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The complete European guidelines on phenylketonuria: diagnosis and treatment


van Wegberg, A M J; MacDonald, A; Ahring, K; Bélanger-Quintana, A; Blau, Nenad; Bosch, A M; Burlina, A; Campistol, J; Feillet, F; Giżewska, M; Huijbregts, S C; Kearney, S; Leuzzi, V; Maillot, F; Muntau, A C; van Rijn, M; Trefz, F; Walter, J H; van Spronsen, F J (2017). The complete European guidelines on phenylketonuria: diagnosis and treatment. Orphanet Journal of Rare Diseases, 12(1):162.

Abstract

Phenylketonuria (PKU) is an autosomal recessive inborn error of phenylalanine metabolism caused by deficiency in the enzyme phenylalanine hydroxylase that converts phenylalanine into tyrosine. If left untreated, PKU results in increased phenylalanine concentrations in blood and brain, which cause severe intellectual disability, epilepsy and behavioural problems. PKU management differs widely across Europe and therefore these guidelines have been developed aiming to optimize and standardize PKU care. Professionals from 10 different European countries developed the guidelines according to the AGREE (Appraisal of Guidelines for Research and Evaluation) method. Literature search, critical appraisal and evidence grading were conducted according to the SIGN (Scottish Intercollegiate Guidelines Network) method. The Delphi-method was used when there was no or little evidence available. External consultants reviewed the guidelines. Using these methods 70 statements were formulated based on the highest quality evidence available. The level of evidence of most recommendations is C or D. Although study designs and patient numbers are sub-optimal, many statements are convincing, important and relevant. In addition, knowledge gaps are identified which require further research in order to direct better care for the future.

Abstract

Phenylketonuria (PKU) is an autosomal recessive inborn error of phenylalanine metabolism caused by deficiency in the enzyme phenylalanine hydroxylase that converts phenylalanine into tyrosine. If left untreated, PKU results in increased phenylalanine concentrations in blood and brain, which cause severe intellectual disability, epilepsy and behavioural problems. PKU management differs widely across Europe and therefore these guidelines have been developed aiming to optimize and standardize PKU care. Professionals from 10 different European countries developed the guidelines according to the AGREE (Appraisal of Guidelines for Research and Evaluation) method. Literature search, critical appraisal and evidence grading were conducted according to the SIGN (Scottish Intercollegiate Guidelines Network) method. The Delphi-method was used when there was no or little evidence available. External consultants reviewed the guidelines. Using these methods 70 statements were formulated based on the highest quality evidence available. The level of evidence of most recommendations is C or D. Although study designs and patient numbers are sub-optimal, many statements are convincing, important and relevant. In addition, knowledge gaps are identified which require further research in order to direct better care for the future.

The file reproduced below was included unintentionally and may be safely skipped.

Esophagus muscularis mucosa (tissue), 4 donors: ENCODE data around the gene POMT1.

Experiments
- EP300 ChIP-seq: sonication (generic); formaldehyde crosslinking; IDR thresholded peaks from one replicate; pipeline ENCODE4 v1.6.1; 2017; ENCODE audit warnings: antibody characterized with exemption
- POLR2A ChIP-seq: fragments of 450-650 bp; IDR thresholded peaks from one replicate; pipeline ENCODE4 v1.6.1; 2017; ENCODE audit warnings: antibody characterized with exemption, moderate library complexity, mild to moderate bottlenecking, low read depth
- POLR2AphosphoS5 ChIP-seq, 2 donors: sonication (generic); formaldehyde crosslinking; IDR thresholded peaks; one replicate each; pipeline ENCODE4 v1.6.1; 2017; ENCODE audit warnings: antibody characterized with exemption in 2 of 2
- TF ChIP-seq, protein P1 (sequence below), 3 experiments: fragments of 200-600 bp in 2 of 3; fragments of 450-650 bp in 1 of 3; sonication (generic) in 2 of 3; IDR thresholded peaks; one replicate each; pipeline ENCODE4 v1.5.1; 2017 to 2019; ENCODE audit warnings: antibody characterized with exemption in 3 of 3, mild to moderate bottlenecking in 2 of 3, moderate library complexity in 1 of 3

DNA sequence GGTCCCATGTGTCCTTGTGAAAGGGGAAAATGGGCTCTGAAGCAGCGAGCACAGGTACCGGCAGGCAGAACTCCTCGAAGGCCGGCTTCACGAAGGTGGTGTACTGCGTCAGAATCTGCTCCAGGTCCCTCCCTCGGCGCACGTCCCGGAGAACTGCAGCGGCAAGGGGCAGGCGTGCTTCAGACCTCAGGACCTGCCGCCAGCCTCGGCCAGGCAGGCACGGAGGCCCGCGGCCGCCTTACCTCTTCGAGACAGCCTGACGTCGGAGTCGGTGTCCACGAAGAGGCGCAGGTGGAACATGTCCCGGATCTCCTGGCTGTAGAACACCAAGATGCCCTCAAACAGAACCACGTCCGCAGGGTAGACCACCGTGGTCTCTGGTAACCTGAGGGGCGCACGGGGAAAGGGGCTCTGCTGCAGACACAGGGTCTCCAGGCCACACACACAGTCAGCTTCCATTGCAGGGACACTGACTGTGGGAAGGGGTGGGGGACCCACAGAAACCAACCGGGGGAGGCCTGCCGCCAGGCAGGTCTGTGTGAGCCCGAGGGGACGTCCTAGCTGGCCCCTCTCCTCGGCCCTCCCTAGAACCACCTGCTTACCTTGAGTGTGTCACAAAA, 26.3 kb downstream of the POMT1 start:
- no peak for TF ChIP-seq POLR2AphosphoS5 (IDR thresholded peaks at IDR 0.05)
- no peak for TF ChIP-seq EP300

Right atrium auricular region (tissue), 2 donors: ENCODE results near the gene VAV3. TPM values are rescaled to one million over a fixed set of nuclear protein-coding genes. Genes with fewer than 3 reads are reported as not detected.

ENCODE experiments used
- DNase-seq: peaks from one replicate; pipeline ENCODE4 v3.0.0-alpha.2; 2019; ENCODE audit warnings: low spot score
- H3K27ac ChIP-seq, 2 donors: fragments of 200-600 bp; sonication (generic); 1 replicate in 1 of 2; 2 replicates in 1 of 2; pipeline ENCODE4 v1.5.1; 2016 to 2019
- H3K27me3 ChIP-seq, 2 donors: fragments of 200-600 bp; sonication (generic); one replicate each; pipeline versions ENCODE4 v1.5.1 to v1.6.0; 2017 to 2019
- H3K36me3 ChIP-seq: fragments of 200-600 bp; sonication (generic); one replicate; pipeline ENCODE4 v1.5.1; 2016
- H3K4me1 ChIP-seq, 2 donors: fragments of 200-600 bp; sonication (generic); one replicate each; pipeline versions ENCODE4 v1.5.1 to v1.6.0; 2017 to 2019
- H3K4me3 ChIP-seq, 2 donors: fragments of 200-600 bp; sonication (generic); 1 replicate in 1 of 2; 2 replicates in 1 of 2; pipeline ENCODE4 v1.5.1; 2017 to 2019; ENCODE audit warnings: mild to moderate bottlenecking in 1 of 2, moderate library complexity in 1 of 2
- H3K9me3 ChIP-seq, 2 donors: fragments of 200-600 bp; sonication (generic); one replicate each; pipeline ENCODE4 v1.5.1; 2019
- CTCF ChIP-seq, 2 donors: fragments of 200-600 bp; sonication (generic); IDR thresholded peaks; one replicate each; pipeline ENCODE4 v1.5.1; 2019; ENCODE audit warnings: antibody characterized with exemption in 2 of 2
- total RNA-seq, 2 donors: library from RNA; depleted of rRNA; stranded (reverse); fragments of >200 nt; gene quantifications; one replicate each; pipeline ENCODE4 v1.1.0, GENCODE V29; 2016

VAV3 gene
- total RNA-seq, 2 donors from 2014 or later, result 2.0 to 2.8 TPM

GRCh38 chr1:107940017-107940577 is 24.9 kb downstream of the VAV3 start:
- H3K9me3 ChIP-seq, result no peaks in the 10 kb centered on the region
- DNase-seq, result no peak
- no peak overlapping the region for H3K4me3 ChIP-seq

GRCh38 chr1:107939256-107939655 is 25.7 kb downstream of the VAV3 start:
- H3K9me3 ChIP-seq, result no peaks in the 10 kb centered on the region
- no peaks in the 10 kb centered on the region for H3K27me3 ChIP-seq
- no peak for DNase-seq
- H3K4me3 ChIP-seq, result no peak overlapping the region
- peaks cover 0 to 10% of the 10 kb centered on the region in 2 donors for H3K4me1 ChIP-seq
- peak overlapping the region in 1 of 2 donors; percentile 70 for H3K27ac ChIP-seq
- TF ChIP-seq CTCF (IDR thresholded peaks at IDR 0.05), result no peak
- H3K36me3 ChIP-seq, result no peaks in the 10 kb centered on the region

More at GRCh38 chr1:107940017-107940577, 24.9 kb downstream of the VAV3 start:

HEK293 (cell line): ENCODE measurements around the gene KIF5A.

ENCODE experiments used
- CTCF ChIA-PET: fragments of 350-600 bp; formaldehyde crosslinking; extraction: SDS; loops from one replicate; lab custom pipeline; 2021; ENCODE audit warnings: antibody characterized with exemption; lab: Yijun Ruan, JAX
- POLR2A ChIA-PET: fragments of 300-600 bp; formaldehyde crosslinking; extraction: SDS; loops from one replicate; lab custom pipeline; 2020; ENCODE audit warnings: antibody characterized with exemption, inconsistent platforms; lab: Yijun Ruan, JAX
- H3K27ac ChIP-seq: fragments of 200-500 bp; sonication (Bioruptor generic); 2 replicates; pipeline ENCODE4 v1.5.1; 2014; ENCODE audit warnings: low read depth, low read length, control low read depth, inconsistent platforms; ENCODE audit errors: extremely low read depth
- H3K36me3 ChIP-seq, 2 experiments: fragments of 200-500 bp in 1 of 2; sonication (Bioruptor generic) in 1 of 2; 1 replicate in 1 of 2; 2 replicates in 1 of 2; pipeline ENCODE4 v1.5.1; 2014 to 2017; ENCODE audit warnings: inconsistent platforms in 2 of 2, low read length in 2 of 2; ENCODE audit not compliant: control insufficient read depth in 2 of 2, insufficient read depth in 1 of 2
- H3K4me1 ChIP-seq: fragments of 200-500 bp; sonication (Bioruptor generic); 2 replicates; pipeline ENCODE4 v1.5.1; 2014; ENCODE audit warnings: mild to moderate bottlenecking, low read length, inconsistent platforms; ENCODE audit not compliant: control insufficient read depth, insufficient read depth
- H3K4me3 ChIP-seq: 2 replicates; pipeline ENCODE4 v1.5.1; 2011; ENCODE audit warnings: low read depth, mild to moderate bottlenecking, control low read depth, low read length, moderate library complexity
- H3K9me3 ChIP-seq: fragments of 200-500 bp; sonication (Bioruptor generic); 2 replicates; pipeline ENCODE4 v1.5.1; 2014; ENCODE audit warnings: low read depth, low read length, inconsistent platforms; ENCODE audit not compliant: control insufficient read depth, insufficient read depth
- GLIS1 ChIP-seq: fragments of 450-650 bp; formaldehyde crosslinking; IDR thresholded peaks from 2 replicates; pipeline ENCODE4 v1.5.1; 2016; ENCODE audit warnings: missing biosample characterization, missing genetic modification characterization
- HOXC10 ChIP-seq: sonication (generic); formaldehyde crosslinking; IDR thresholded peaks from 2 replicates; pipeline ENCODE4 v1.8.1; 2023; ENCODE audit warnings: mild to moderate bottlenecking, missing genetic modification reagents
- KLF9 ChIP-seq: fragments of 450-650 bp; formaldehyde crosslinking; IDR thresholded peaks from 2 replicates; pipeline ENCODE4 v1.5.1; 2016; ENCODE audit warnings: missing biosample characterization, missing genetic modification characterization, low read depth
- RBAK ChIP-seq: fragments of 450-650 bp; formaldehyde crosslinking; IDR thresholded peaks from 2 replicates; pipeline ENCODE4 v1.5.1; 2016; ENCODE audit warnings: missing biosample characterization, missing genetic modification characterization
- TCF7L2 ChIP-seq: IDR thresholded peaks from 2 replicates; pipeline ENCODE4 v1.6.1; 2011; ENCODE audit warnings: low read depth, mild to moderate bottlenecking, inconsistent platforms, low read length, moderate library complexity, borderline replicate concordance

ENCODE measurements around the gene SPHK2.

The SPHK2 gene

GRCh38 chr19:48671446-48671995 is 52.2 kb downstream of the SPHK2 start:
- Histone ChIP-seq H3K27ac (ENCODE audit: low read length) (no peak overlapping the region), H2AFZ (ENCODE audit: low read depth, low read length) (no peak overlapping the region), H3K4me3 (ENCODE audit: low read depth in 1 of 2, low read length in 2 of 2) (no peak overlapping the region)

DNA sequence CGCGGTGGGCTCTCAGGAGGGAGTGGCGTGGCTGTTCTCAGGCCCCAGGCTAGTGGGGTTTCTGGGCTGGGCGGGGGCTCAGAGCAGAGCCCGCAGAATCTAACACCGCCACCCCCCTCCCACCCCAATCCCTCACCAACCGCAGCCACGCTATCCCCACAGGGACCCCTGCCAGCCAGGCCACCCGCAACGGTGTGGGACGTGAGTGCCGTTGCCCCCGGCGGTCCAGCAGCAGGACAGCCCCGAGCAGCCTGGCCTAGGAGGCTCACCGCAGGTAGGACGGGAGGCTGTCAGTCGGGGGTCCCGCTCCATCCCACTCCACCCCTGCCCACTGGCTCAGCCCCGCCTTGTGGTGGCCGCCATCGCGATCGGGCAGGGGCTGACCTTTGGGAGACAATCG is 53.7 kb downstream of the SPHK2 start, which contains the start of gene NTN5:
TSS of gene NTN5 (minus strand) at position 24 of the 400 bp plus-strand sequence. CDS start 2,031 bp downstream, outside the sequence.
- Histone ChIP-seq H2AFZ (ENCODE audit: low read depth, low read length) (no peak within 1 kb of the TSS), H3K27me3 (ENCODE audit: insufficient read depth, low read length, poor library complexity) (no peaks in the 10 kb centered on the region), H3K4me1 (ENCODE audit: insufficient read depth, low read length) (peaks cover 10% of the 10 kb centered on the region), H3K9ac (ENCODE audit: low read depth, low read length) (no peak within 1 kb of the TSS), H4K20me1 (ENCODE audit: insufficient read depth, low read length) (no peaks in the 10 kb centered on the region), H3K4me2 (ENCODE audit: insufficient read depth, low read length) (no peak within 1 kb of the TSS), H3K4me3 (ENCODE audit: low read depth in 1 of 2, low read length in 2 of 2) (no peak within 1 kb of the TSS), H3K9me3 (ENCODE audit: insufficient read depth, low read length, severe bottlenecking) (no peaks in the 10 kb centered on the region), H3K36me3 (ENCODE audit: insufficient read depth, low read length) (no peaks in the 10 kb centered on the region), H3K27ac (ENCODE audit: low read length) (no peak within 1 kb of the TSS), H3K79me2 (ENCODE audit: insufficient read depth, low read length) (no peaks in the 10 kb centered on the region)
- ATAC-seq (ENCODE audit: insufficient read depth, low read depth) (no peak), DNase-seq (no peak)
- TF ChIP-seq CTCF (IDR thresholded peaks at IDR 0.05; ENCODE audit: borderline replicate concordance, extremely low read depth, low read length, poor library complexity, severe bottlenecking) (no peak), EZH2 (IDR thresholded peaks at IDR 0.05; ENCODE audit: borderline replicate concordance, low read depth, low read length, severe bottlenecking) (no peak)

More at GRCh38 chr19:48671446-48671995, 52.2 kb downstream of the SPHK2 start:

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Additional indexing

Item Type:Journal Article, refereed, original work
Communities & Collections:04 Faculty of Medicine > University Children's Hospital Zurich > Medical Clinic
Dewey Decimal Classification:610 Medicine & health
Language:English
Date:12 October 2017
Deposited On:26 Jan 2018 12:01
Last Modified:19 Feb 2018 10:30
Publisher:BioMed Central
ISSN:1750-1172
OA Status:Gold
Free access at:PubMed ID. An embargo period may apply.
Publisher DOI:https://doi.org/10.1186/s13023-017-0685-2
PubMed ID:29025426

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